OK. We thought this would be pretty obvious, but clearly there are more vulnerable people out there than we thought. In any case, here’s a super helpful PSA:
The WhatsApp messages regarding WannaCry affecting online transactions and spreading through WhatsApp are FAKE.
China is still notoriously known for its bad knock-offs. Before the Samsung Galaxy S8 breaks cover at the end of this month, the upcoming device has just gotten itself ripped off in record time.
By now, I’m sure most of you have seen a video making its rounds on social media, and even 9gag, about a guy with a robotic arm that he built in a garage to help him overcome the limitations of his paralysed left hand. Sounds amazing right?
Yeah, we think this sounds too good to be true. Here’s why.
Earlier this year it was discovered that there were counterfeit OPPO phones floating around the market, with the brand themselves warning against buying the phones from non-legitimate sources. Now they’ve announced that they are in the process of cracking down on counterfeiters selling the cheaply priced clones and have published a video showing how to spot a fake OPPO N3. So far over 744 cases so far have been reported with fake phones ending up at OPPO’s service centers by the droves showing just how bad it has gotten.
Fake phones are a real issue. We’ve heard of a number of cases of people who’ve been duped thinking they got a great deal on a high-end phone only to find out later that the phone is a fake.
The makers of these fake phones have gotten so good that it’s difficult to tell the fakes from the real stuff so be weary of “too good to be true” deals promising high-end phones for cheap.
Speaking of cheap phones, the already good value for money Xiaomi Mi 4 now has a fake version and according GizChina that managed to get their hands on it, the fake Mi 4 — on the surface, at least — is a damn good knock-off complete with built-in IR blaster.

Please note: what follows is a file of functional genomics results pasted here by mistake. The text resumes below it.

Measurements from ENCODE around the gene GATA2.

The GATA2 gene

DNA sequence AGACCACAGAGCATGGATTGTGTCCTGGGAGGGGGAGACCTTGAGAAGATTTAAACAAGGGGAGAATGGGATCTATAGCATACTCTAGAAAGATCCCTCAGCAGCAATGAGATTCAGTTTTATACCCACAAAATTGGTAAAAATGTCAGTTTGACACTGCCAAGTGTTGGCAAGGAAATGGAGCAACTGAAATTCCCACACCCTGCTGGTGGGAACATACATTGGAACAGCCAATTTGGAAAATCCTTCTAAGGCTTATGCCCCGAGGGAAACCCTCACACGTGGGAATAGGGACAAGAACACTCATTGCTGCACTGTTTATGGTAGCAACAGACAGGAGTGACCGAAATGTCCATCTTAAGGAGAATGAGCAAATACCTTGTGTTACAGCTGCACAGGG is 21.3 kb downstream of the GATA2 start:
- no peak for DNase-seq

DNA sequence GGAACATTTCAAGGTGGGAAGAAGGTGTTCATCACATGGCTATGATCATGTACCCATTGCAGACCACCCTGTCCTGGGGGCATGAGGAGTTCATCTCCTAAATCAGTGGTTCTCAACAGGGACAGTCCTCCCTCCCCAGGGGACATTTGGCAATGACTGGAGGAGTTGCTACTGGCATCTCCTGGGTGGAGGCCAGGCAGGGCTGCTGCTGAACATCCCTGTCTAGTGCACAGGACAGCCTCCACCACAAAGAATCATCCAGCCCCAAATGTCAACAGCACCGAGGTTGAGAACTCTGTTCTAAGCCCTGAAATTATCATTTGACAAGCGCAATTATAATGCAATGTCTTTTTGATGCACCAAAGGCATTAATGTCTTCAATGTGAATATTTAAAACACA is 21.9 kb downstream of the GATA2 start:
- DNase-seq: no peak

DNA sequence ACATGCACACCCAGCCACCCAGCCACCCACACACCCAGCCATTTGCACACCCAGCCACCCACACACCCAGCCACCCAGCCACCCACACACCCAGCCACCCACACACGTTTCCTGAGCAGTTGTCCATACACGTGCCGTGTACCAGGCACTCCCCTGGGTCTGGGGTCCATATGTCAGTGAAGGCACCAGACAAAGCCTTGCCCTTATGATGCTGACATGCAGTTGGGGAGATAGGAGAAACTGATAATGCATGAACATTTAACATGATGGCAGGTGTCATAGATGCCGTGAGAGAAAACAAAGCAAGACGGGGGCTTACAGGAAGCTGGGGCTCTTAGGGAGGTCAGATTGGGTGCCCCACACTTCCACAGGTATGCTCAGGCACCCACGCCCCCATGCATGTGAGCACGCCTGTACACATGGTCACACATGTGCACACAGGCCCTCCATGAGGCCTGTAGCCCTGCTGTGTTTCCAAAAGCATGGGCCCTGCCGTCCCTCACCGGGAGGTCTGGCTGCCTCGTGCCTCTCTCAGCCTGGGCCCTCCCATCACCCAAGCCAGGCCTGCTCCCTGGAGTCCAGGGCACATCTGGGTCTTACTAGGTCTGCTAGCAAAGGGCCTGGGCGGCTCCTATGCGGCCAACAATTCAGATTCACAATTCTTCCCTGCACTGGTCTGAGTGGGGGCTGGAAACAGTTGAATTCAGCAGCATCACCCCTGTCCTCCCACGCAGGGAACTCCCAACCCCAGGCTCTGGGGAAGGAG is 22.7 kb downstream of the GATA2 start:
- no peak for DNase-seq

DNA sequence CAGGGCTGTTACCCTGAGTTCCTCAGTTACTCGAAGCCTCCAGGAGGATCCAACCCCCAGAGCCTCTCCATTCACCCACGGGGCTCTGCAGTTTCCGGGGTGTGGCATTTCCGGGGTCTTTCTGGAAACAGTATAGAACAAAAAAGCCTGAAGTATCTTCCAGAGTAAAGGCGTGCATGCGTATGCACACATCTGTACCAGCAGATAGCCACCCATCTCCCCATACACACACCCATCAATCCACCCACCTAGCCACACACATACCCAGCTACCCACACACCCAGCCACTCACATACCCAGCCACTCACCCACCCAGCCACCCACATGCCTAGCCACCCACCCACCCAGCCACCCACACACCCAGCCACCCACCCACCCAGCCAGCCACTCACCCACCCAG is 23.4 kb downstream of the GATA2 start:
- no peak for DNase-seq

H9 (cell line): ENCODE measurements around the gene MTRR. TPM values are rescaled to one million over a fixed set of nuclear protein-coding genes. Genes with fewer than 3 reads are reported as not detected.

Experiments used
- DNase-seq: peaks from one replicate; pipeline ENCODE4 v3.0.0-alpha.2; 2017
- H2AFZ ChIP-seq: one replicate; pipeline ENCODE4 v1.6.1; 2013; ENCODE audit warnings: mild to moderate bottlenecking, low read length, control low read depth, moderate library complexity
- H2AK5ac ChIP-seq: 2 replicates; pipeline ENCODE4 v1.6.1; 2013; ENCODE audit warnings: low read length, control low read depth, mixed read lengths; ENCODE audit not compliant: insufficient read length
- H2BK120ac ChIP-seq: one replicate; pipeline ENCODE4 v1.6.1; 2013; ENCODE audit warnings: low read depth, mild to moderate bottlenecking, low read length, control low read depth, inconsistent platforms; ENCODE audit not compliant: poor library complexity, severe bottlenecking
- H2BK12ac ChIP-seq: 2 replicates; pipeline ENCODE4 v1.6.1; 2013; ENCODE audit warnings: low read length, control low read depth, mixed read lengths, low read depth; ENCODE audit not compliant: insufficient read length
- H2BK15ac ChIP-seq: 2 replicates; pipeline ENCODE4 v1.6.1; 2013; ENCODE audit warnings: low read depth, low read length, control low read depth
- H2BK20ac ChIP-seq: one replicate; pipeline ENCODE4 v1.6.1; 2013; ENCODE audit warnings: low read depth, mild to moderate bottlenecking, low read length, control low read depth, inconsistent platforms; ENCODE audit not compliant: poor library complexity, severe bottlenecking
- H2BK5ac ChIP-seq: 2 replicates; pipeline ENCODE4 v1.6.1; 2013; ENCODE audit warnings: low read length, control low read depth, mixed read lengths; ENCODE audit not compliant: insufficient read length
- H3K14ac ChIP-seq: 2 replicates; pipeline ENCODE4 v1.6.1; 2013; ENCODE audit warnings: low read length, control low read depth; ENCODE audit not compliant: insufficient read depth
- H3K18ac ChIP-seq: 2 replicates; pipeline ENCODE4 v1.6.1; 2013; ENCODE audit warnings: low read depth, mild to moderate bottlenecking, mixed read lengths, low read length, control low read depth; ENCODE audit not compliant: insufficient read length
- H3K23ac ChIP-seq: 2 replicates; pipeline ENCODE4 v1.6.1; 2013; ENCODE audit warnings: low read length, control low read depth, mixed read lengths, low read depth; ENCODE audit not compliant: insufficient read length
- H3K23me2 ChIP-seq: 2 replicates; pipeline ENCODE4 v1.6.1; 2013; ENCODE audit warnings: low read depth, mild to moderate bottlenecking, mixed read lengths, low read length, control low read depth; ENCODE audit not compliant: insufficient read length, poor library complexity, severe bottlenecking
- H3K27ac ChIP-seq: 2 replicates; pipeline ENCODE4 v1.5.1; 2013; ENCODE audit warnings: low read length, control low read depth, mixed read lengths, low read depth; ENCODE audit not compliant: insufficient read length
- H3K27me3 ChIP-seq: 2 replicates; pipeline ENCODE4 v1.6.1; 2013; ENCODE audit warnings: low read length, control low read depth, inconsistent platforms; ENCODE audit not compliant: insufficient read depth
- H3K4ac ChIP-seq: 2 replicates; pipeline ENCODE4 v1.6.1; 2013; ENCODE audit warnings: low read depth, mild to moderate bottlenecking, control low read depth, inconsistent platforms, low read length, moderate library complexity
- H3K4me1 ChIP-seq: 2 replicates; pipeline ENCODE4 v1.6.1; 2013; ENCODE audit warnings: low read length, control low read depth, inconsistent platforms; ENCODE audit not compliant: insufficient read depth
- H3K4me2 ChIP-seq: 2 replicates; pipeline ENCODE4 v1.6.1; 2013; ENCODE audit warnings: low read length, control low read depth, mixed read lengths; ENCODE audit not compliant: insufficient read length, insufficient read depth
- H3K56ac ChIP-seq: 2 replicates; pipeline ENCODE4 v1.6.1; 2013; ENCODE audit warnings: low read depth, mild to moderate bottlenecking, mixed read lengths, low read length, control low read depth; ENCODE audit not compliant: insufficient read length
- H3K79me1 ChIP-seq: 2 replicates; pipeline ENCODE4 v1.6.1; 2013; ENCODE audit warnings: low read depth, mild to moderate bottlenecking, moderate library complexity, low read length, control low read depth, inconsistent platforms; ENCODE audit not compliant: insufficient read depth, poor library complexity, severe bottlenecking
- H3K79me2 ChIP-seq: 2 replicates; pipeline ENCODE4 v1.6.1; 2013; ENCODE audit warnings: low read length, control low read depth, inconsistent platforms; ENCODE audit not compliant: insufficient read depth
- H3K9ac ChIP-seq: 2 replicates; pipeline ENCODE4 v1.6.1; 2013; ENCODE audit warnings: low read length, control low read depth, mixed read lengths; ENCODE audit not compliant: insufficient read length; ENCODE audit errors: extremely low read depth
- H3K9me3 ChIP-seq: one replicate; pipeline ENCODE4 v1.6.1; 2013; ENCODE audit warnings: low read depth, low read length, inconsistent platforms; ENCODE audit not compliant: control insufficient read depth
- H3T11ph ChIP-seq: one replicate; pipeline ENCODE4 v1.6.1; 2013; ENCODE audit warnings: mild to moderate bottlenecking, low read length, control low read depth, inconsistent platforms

For US$150, the fake Mi 4 looks virtually identical to the original but when you get your hands on it, you’ll be able to tell that something’s not quite right. For starters the build quality is not as polished as the real deal (there’s quite a lot of light leak coming from the capacitive buttons and LCD panel), and then there’s the odd “No.1” logo o the back part where the Mi logo should be. Also, the specs is crap.
The fake Mi 4 gets an el-cheapo 1.3GHz quad-core processor and a paltry 1GB of RAM (versus a 2.5GHz Snapdragon 801 and 3GB RAM on the original Mi 4). The 5-inch display is a 720p unit instead of the full 1080p IPS panel you get in the original Mi 4. The battery capacity is much smaller as well at just 2,250mAh battery versus 3,080mAh in the Xiaomi Mi 4, and you get forget about LTE support as well.
Someone had purchased a unit from a seller on Mudah which claims to be an original unit. After using it for a while, he noticed something very strange and had discovered that he had been ripped off. Obviously not happy of being cheated, he had uploaded a video highlighting the key differences between a genuine Redmi Note versus the fake imitation copy to serve as warning to others.
Head after the break to find out how to check if a Redmi Note is fake.
The replica kings are at it again. Before the iPhone 6 is officially announced, its cheap imitation units have appeared looking like the leaked designs we’ve seen so far. Nobody knows for sure if the real iPhone 6 would look anything like this but it is convincing enough for the regular joe. At some photos, it looks badly put together with some screws being exposed at the bottom. On the surface, it appears to be running on iOS but you can be sure that it isn’t the real deal underneath.
Head after the break for more images of the iPhone 6 imitation unit.
China is unfortunately often labeled as the land that makes pretty good fakes. We’ve seen a number of knockoffs that offer identical looking designs but normally comes with rather low level internals. With the Samsung Galaxy Note 3 being one of the most sought after Android smart phone right now, it is not surprising that the replica experts are making one as well.
Now a company called Goophone, not only made a Galaxy Note 3 knockoff but they have even plonked in something better. Called simply as the Goophone N3, the exterior looks rather identical along with its faux leather back cover. However internally it is powered by a MediaTek 1.7GHz MT6592 Octa-Core processor which runs on all 8 cores simultaneously.